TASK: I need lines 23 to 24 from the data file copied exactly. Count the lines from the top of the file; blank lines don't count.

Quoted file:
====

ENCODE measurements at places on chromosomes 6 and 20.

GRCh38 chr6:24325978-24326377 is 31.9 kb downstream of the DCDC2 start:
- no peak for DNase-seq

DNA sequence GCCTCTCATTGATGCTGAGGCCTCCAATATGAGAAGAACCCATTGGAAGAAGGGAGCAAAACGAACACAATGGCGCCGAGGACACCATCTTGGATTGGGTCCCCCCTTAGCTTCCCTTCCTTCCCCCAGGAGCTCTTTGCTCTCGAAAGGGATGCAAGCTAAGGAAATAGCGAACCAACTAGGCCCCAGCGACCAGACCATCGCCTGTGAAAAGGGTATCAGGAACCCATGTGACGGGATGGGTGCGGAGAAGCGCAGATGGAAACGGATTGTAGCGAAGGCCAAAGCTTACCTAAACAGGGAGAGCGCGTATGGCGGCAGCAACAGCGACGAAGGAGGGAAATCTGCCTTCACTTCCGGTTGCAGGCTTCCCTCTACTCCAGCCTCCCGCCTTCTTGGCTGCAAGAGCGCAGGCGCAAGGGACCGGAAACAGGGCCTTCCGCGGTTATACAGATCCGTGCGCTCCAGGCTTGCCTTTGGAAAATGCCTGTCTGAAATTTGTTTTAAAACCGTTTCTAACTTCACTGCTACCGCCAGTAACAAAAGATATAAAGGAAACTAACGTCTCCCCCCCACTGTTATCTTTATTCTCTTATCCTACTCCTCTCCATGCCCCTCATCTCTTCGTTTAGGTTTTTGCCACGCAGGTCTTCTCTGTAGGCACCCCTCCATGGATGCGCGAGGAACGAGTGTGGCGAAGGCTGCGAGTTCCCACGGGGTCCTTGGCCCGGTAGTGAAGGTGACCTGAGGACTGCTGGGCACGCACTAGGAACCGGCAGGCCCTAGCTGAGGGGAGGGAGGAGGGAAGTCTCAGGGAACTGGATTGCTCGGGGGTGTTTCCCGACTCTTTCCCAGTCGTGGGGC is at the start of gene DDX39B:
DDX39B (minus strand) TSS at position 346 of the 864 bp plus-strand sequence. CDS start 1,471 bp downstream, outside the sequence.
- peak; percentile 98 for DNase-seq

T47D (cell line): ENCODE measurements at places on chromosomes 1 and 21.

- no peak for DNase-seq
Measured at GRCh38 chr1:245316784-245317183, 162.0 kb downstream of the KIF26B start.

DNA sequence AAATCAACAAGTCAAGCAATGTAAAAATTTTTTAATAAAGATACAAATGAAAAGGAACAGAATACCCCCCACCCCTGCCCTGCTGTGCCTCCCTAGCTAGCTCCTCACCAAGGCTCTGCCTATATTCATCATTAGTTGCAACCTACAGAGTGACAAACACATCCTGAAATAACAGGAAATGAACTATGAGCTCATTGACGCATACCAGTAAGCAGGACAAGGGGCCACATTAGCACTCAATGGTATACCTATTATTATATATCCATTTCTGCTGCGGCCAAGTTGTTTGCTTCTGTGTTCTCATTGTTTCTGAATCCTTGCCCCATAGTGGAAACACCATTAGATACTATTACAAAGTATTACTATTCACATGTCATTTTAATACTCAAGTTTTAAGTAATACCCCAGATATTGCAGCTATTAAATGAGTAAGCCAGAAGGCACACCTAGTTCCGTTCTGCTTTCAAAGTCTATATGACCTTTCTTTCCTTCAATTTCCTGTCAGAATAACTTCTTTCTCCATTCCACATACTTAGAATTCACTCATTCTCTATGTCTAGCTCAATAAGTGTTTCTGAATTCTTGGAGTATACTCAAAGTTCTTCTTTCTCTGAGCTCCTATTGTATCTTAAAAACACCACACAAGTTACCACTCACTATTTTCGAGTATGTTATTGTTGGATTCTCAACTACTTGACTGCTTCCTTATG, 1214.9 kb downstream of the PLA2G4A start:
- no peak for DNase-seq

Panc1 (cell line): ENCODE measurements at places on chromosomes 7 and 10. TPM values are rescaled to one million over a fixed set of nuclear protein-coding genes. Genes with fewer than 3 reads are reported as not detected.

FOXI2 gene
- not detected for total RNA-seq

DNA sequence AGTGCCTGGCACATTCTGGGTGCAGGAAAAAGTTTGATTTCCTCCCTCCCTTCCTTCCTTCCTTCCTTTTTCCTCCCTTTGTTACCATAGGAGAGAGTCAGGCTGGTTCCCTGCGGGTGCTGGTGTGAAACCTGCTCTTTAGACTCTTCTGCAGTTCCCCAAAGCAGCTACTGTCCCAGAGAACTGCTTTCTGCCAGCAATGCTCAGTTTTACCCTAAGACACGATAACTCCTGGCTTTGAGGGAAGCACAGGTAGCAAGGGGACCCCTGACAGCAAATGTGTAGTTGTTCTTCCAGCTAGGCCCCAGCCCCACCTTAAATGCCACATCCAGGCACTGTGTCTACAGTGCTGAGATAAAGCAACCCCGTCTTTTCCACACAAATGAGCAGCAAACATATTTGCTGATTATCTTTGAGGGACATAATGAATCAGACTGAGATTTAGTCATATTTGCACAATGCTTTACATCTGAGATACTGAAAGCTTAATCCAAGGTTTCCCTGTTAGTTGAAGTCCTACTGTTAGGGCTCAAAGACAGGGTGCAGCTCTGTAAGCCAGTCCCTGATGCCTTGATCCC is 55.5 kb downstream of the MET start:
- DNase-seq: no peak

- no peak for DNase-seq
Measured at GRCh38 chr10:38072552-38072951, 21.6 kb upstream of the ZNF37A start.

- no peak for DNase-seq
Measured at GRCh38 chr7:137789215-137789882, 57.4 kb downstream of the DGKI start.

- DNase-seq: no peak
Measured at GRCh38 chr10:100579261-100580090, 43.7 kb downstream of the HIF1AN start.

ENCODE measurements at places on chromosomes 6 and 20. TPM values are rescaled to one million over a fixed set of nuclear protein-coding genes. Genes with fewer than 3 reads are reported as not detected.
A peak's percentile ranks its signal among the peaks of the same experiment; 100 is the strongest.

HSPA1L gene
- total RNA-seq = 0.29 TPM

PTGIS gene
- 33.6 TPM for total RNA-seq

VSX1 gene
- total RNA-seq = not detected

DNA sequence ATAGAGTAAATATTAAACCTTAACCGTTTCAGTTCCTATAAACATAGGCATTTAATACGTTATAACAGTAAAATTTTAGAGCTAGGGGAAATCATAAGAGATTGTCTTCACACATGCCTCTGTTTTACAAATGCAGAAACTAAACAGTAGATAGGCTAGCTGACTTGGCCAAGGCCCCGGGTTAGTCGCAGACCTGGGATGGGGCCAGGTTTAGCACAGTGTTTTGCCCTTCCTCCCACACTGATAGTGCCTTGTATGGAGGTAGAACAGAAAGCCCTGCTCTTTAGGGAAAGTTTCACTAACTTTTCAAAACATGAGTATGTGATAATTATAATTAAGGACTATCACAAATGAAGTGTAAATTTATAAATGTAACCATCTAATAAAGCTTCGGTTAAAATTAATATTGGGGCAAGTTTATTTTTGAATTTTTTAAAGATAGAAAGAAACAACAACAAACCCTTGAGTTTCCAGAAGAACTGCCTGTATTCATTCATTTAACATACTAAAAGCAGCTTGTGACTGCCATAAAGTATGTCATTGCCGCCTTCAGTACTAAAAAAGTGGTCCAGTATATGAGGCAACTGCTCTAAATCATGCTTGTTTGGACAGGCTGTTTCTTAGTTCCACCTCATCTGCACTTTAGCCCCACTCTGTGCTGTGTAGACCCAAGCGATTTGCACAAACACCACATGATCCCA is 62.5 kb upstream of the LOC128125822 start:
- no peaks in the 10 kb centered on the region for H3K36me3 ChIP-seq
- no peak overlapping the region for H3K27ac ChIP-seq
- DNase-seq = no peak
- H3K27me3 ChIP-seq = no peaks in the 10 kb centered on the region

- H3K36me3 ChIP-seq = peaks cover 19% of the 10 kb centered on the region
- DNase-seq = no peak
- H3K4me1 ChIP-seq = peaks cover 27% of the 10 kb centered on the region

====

ENCODE measurements at places on chromosomes 6 and 20. TPM values are rescaled to one million over a fixed set of nuclear protein-coding genes. Genes with fewer than 3 reads are reported as not detected.
A peak's percentile ranks its signal among the peaks of the same experiment; 100 is the strongest.